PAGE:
KVM Virtual Networking Concepts

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External

Internal

Overview

This article discusses concepts related to virtual networking with libvirt. libvirtd daemon is the main server-side libvirt virtualization management system component. Configuring and manipulating networking is one of its responsibilities. Guests can be connected to the network via a virtual network, or directly to a virtualization host network device. The virtual network setup is appropriate for the case where there is significant network communication among cooperating guests. If a guest is primarily intended to serve external traffic, a setup where the guest is connected directly to a publicly exposed virtualization host network interface is more appropriate. A combination of these options is also possible, where a guest has a network interface attached to a virtual network and a different network interface attached to a virtualization host network device.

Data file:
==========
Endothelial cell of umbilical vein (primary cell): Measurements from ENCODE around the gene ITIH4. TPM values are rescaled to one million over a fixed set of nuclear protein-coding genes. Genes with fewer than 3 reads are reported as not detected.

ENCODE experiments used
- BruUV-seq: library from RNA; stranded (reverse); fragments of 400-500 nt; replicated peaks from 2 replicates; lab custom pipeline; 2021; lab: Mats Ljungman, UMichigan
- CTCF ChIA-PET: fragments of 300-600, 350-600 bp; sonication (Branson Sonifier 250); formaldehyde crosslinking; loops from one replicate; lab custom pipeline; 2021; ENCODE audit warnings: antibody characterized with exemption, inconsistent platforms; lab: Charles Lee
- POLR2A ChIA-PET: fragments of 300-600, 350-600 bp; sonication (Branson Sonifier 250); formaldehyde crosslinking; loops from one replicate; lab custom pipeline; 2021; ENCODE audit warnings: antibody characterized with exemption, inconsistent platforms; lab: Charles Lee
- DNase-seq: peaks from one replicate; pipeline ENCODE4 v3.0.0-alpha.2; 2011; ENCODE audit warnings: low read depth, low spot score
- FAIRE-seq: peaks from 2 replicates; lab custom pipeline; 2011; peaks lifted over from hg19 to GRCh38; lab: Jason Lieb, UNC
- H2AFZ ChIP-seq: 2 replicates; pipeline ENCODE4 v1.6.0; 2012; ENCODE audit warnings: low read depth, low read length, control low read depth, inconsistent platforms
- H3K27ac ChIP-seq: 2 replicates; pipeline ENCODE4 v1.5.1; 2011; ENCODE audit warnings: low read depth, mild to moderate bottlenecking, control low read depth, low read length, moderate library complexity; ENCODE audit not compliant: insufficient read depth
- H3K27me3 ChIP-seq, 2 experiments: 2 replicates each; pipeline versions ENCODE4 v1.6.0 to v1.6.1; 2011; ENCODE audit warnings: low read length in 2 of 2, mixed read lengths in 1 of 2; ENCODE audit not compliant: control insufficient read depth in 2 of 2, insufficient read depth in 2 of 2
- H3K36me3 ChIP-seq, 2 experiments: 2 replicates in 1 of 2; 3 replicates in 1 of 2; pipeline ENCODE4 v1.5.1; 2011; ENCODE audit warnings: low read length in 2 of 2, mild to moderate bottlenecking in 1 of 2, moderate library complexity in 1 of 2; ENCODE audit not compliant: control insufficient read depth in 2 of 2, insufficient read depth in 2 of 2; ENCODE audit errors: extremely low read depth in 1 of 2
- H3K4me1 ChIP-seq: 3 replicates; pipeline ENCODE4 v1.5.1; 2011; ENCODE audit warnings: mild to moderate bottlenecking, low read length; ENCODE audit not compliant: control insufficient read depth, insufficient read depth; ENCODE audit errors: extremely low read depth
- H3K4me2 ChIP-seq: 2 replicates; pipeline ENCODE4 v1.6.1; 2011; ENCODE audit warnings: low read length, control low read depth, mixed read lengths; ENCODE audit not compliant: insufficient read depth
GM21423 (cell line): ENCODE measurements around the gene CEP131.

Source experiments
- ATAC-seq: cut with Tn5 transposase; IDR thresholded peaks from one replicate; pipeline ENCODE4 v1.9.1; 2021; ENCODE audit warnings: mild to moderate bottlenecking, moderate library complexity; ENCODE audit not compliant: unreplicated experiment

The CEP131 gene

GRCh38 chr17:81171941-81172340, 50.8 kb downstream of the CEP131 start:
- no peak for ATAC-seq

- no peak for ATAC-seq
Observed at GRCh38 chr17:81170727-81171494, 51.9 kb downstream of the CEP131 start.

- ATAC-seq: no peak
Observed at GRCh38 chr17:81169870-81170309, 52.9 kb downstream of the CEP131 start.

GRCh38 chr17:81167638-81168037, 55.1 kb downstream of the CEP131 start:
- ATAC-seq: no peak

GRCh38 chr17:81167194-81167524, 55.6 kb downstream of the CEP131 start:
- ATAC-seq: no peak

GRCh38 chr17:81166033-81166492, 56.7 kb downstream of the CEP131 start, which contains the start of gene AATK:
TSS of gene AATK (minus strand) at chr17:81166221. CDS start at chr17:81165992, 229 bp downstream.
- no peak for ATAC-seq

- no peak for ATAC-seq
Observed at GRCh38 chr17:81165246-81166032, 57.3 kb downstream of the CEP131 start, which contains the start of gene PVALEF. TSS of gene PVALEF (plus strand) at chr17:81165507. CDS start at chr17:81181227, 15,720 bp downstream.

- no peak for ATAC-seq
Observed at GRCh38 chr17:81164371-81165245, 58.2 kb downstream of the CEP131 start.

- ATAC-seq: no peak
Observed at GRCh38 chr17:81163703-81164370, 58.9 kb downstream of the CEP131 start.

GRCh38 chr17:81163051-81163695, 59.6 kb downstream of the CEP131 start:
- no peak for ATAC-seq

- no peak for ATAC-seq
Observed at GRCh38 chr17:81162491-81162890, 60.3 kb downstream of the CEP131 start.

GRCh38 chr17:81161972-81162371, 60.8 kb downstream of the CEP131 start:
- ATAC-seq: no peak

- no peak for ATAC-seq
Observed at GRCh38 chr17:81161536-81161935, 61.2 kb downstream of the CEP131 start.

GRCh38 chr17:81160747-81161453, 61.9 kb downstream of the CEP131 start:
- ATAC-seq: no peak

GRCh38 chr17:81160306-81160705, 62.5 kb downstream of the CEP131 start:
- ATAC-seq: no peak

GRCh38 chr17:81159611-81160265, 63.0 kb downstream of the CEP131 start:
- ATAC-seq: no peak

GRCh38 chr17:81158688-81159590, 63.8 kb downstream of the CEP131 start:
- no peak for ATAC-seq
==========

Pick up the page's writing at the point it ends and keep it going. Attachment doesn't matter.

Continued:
LibvirtNetworking.png

Virtual Network

libvirt implements virtual networking using a virtual network switch, which is logically equivalent with a virtual network. A virtual network switch is a software component that runs on the virtualization host, which guests virtual machines "plug in" to, and direct their traffic through. The traffic between guests attached to a specific virtual switch stays within the confines of the associated virtual network. From a guest's operating system point of view, a virtual network connection is the same as a normal physical network connection.

LibvirtVirtualNetworkNAT.png

On the virtualization host server, the virtual network switch shows up as a network interface, conventionally named virbr0.

# ip addr
...
7: virbr0: <BROADCAST,MULTICAST,UP,LOWER_UP> mtu 1500 qdisc noqueue state UP qlen 1000
    link/ether 52:54:00:15:ef:87 brd ff:ff:ff:ff:ff:ff
    inet 192.168.122.1/24 brd 192.168.122.255 scope global virbr0